Across Tennessee, CHS has 19 affiliated hospitals and corporate headquarters in Franklin, totaling nearly 16,000 employees across the state.

SOLARCITY POWERS JOBS IN UTAH

The Beehive State scored a big win in 2015 with SolarCity’s announcement that it will open a regional corporate headquarters in Utah, resulting in up to 4,000 new jobs and $94 million in capital investment over the next 10 years.

“SolarCity’s choice of Utah for its regional headquarters is a reflection of the vibrant growth of alternative energy companies in the state,” said Val Hale, executive director of GOED.

Founded in 2006, SolarCity has more than 200,000 residential customers throughout 18 states. The firm now installs one out of every three solar systems in the U.S.

“We’ve chosen Utah as a regional headquarters because of its educated workforce and affordable cost of living for those in the professional roles we will create in the Beehive State,” said Brendon Merkley, executive vice president at SolarCity. “In addition to creating many skilled labor and technical roles, the growing solar industry also has increased demand for professional services and supporting functional roles.”

SolarCity has indicated that wages, excluding medical benefits, for the up to 4,000 new employees hired over the coming 10 years are expected to exceed 125 percent of the county average wage. The establishment of the regional headquarters is expected to generate an estimated $94 million in capital investment. SolarCity may earn up to 25 percent of the new state taxes they will pay over the 10-year life of the agreement in a post-performance Economic Development Tax Increment Finance (EDTIF) tax credit rebate; GOED has approved a tax credit rebate of $24.4 million.

If the company generates a minimum of 4,500 jobs and meets additional criteria, SolarCity may earn an extension to the agreement for another five years. SolarCity may also earn a post-performance Industrial Assistance Fund relocation grant of up to $200,000 as it relocates management personnel.

SUBARU EXPANDS IN INDIANA

Subaru of Indiana Automotive (SIA) continues to grow its automotive manufacturing hub in Indiana. The Hoosier State scored a big win with Subaru’s 2015 announcement it will expand its Lafayette, IN operations, creating up to 1,204 new jobs by 2017.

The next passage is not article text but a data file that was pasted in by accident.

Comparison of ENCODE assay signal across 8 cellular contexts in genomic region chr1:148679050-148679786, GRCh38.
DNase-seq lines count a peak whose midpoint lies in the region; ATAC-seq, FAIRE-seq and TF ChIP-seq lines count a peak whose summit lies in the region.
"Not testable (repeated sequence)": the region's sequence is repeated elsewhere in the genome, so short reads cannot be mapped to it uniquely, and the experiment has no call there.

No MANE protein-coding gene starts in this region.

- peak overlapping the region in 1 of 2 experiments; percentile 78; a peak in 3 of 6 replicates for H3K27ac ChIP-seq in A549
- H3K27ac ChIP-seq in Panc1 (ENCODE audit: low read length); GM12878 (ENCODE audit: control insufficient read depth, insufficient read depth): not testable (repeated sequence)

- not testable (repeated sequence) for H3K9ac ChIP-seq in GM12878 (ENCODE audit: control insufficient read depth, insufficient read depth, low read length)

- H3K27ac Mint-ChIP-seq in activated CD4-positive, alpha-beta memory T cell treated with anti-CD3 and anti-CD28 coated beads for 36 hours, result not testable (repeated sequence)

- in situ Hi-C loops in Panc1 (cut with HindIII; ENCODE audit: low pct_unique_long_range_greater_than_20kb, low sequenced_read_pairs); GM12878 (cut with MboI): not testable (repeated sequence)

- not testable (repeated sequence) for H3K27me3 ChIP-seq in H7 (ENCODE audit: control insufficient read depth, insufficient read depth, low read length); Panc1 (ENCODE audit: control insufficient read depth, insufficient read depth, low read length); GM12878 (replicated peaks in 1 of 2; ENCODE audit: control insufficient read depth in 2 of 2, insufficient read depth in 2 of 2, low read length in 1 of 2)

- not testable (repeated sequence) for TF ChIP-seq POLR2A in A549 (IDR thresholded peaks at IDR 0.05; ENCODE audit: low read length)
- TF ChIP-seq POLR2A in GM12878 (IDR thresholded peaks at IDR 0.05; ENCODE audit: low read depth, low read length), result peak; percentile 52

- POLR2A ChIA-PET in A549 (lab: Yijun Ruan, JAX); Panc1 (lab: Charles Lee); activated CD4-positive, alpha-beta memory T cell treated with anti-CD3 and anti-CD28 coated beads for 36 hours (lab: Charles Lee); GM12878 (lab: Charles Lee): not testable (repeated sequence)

SIA will invest $140.2 million to increase its production capacity by nearly 100,000 units annually. The company will upgrade its existing campus at 5500 State Road 38 East and purchase new machinery and equipment in order to support the expansion and meet the growing demand for Subaru vehicles in North America. SIA, which builds the Subaru Outback, Subaru Legacy and Toyota Camry, is Subaru’s only production facility located outside Japan.

The expansion deal came on the heels of Gov. Mike Pence’s jobs and economic development mission to Japan, where he met with the president of Fuji Heavy Industries in Tokyo. SIA’s investment in Lafayette will be in addition to a $400 million expansion, announced in 2013, of the engine assembly and stamping sections to enable SIA to begin Subaru Impreza production by the end of 2016. SIA currently employs more than 3,800 Hoosiers and produces approximately 300,000 cars each year. The facility has built more than 4 million vehicles, including more than 2 million Subarus, since the start of production in 1989. The company’s expansion is also expected to spur growth of its direct material suppliers as well, including 28 located across Indiana.

The Indiana Economic Development Corporation offered Subaru of Indiana Automotive up to $7.6 million in conditional tax credits and up to $250,000 in training grants based on the company’s job creation plans.

ALABAMA LANDS ‘PROJECT AXLE”

Polaris Industries announced plans in 2015 to build an advanced manufacturing facility in Huntsville, AL, to produce off-road vehicles, a highly coveted project that will bring as many as 2,000 jobs to Alabama. The $127-million plant $1.8 billion in new wages over 15 years.

To win this high-stakes competition, Alabama had to beat out 14 other states in what was codenamed “Project Axle.” In its announcement, Polaris said Huntsville was an ideal pick for its 600,000-square-foot facility because of the city’s skilled workforce, a history of technology and innovation, existing utility infrastructure, and local and state support. The 453-acre site also brings Polaris closer to its key customer base in the region and offers a strong logistics network for the new operation.